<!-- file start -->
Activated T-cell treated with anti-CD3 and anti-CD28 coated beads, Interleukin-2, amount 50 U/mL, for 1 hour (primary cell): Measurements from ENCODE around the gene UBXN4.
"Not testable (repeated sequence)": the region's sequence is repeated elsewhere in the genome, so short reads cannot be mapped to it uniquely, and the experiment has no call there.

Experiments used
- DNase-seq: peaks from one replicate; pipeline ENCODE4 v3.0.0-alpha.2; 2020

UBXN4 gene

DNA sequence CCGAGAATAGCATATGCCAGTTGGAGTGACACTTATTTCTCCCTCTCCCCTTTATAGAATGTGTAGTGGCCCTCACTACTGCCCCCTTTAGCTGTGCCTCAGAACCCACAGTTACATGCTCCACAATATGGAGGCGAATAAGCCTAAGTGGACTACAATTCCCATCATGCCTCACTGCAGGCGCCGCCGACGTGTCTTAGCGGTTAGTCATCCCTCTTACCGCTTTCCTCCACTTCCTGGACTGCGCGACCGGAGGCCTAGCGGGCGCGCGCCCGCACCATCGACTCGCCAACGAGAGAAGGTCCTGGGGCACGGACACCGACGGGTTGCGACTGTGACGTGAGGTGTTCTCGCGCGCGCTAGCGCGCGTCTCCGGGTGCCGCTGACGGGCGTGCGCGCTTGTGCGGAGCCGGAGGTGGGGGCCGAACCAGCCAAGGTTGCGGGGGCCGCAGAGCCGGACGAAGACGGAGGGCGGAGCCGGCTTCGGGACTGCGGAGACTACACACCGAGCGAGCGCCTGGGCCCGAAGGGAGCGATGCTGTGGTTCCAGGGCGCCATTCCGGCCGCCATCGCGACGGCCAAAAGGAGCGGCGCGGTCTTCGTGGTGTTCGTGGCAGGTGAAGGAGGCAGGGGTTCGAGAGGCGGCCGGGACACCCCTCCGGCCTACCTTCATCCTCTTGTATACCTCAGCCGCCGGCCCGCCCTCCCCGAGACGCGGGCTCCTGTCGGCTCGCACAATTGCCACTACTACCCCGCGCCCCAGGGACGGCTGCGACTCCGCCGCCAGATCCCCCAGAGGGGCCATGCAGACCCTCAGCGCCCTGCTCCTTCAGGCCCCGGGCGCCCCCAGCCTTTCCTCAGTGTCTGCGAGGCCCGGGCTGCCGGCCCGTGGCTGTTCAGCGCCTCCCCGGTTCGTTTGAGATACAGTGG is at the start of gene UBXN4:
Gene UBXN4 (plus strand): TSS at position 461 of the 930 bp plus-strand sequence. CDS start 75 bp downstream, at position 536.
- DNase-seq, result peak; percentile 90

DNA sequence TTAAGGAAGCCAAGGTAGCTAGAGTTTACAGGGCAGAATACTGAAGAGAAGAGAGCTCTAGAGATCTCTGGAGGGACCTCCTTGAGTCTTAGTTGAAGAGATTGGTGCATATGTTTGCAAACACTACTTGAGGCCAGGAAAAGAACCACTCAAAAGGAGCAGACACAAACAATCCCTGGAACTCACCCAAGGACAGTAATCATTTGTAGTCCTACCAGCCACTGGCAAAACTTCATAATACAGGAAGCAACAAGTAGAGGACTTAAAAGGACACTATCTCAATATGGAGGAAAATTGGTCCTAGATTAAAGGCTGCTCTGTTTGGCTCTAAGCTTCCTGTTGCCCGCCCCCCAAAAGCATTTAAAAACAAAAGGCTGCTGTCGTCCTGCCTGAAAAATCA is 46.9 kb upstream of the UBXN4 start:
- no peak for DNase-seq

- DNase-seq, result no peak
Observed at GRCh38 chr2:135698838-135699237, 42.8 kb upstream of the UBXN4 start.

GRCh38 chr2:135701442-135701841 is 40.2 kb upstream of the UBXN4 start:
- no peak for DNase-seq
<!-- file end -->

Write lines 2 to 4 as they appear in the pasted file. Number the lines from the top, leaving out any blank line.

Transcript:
"Not testable (repeated sequence)": the region's sequence is repeated elsewhere in the genome, so short reads cannot be mapped to it uniquely, and the experiment has no call there.

Experiments used
- DNase-seq: peaks from one replicate; pipeline ENCODE4 v3.0.0-alpha.2; 2020